Meanwhile, to pick on Paul Feig some more (and I did see and enjoy "Simple Favor" for whatever that's worth), that was yet another film that featured wealthy white characters caught in situations that seemed unrealistic or unimaginable to unbelievable to a wider portion of the population. And there's nothing wrong with doing a movie about wealthy white characters in and of itself. But, at least from a marketing point of view, it felt like exactly the kind of thing that we've been getting for years and years. If the average moviegoer only goes to see four movies in a theater each year, was there anything about "Simple Favor" that demanded to be one of those four choices?

    I would bet it would have done significantly better. Part of the problem with going theatrical for a release is that the fate of that theatrical release will (in almost every case) remain tied to the perception of the film at large, for all time. So, if you put out "Juliet Naked" into theaters and it doesn't do anything... that hurts it when it winds up on disc or on streaming services, because in the perception of the audience, it's a flop and not worth their time. Meanwhile, if Netflix had put it out, they would have promoted it on their service and put effort into making sure it got eyeballs.

    This might seem random, but I've been thinking lately about the days when studios owned their own theaters, and you'd go and see, for instance, a Paramount picture at a theater that was owned by Paramount. Ultimately the government decided that was a monopoly and broke it up, but in many ways, it worked for the creativity of the business. Studios owned theaters. Theaters needed to have content 52 weeks of the year. Studios couldn't afford to make each picture a top-of-the-line, giant A-list affair, so they produced a mix of expensive, mid-budget and inexpensive content, and rather than putting all their hopes and dreams on a single film's success or failure, looked at the balance sheet over the course of the year. They knew that some things would be hits, that some things would be flops, that others would break even but not do much more, and that occasionally they might also make a really great film that might rightly be considered art. Without the pressure of each film needing to ensure the survival of the company, individual filmmakers found niches where they could express more idiosyncratic points of view. If you look at what Netflix is doing today, it doesn't seem that far removed from the way the studios used to operate. Netflix has a ton of subscribers, and wants to keep them, but not everyone has signed up for the same reason, so they have to make a variety of content that fits in a variety of different niches, some meant to appeal to larger audiences, some meant for smaller audiences. Audiences (mostly) subscribe for the service as a whole, not for one thing in particular, which makes those audiences more willing to try new content that they'd be wary of seeing in theaters. And in a way, that seems better to me than this:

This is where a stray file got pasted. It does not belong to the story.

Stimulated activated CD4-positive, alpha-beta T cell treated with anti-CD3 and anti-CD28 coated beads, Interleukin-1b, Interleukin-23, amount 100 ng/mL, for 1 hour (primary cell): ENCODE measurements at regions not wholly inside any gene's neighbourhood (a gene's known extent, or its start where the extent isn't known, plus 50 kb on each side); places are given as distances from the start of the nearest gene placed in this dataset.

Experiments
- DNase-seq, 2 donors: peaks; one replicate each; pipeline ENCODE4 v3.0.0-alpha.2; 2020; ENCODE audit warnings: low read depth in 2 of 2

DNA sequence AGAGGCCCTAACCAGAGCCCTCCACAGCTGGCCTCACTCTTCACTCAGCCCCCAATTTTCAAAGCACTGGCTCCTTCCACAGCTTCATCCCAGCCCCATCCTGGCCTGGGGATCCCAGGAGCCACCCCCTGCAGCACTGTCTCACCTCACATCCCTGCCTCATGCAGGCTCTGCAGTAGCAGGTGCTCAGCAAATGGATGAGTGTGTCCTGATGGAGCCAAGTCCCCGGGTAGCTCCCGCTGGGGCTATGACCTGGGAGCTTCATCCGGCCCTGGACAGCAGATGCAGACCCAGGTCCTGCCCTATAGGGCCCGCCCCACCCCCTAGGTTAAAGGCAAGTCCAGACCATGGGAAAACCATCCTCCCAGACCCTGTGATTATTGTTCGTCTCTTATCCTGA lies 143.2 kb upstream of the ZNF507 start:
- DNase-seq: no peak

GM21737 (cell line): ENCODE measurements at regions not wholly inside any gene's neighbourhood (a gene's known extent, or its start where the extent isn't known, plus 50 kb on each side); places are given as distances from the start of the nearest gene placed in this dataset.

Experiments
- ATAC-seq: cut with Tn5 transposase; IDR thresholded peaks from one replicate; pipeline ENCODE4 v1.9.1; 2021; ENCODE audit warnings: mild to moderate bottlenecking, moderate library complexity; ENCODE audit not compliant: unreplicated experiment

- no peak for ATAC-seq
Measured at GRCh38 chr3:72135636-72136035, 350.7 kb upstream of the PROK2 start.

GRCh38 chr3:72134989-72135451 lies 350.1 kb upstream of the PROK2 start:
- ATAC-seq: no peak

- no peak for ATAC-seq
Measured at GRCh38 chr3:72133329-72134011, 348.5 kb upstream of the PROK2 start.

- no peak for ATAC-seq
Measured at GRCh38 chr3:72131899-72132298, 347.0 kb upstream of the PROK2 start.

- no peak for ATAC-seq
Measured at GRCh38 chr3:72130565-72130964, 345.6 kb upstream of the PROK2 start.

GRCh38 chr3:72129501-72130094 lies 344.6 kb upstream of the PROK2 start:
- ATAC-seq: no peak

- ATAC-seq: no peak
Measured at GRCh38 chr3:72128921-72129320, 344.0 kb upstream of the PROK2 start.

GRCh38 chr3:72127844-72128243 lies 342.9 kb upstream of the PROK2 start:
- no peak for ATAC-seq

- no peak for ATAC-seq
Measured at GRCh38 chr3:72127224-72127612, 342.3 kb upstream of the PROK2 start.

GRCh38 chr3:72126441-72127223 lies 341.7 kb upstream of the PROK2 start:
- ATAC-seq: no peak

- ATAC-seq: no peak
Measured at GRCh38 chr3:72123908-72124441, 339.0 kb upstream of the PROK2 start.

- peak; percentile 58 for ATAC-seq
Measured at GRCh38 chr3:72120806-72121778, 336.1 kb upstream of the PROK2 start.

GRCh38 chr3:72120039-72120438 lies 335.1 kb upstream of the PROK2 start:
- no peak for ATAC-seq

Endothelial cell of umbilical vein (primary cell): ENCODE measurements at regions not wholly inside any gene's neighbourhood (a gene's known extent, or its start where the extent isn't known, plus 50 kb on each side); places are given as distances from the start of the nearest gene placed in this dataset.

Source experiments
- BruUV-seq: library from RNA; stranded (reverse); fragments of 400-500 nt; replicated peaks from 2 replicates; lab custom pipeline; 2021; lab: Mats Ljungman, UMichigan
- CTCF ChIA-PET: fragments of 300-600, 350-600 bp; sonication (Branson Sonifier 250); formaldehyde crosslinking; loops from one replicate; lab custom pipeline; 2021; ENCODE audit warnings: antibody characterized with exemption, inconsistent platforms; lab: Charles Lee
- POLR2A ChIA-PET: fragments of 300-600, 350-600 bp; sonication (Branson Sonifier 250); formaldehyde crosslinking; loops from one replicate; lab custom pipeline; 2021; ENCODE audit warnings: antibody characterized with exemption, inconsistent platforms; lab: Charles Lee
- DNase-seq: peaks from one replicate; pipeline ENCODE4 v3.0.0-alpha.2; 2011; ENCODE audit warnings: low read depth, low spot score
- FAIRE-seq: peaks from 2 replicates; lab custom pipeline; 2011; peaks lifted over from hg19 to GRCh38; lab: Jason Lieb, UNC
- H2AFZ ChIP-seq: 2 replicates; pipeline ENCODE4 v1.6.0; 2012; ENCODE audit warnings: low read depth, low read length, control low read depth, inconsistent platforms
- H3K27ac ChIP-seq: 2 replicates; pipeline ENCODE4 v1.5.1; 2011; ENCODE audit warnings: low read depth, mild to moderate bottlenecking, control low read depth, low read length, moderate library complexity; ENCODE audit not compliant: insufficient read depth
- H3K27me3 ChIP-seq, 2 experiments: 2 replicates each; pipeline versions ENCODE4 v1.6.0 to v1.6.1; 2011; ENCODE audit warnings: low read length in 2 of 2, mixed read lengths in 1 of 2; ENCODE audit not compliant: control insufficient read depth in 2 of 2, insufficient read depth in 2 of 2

And that's not sustainable. Theaters have fixed operating costs that can't really be trimmed or changed to a large degree. Theaters need to pay rent year-round, even if they only have a couple profitable months on the calendar. Theaters need to pay their employees, even when people don't come out to see a movie. Theaters need to pay for equipment maintenance and upkeep, even if no one's watching. Some people think that tentpoles, like the ones Disney produces, suck all of the oxygen out of the room, and that if Disney and everyone else just stopped making tentpoles, that all of that tentpole money would flow to other smaller films, and the movie ecosystem from a pre-digital age would simply return. I do not believe that to be true. I think without those tentpoles, those audiences aren't migrating to other movies in the same theater; they're migrating to other forms of entertainment entirely.
     
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  6. Jake Lipson

    Jake Lipson Lead Actor

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    You're right @Josh Steinberg -- I did like Crazy Rich Asians very much. By mentioning it, I wasn't trying to pick on it; I simply meant that, because it struck a chord with audiences at that particular time for many of the reasons you stated, it became the default choice for audiences seeking a romantic comedy film in theaters last summer. There does not appear to be enough interest in romantic comedies on the big screen right now to support two of them both racking up large grosses at the same time. There are other reasons that Juliet, Naked did not do well relating to its marketing, but even if those had been handled better, it still would have come out around the same time that Crazy Rich Asians was making waves and attracting all the attention.

    I'm about to head out to the movies in a few minutes actually, but I'll come back later to discuss some more of your points because there's more I want to get into here.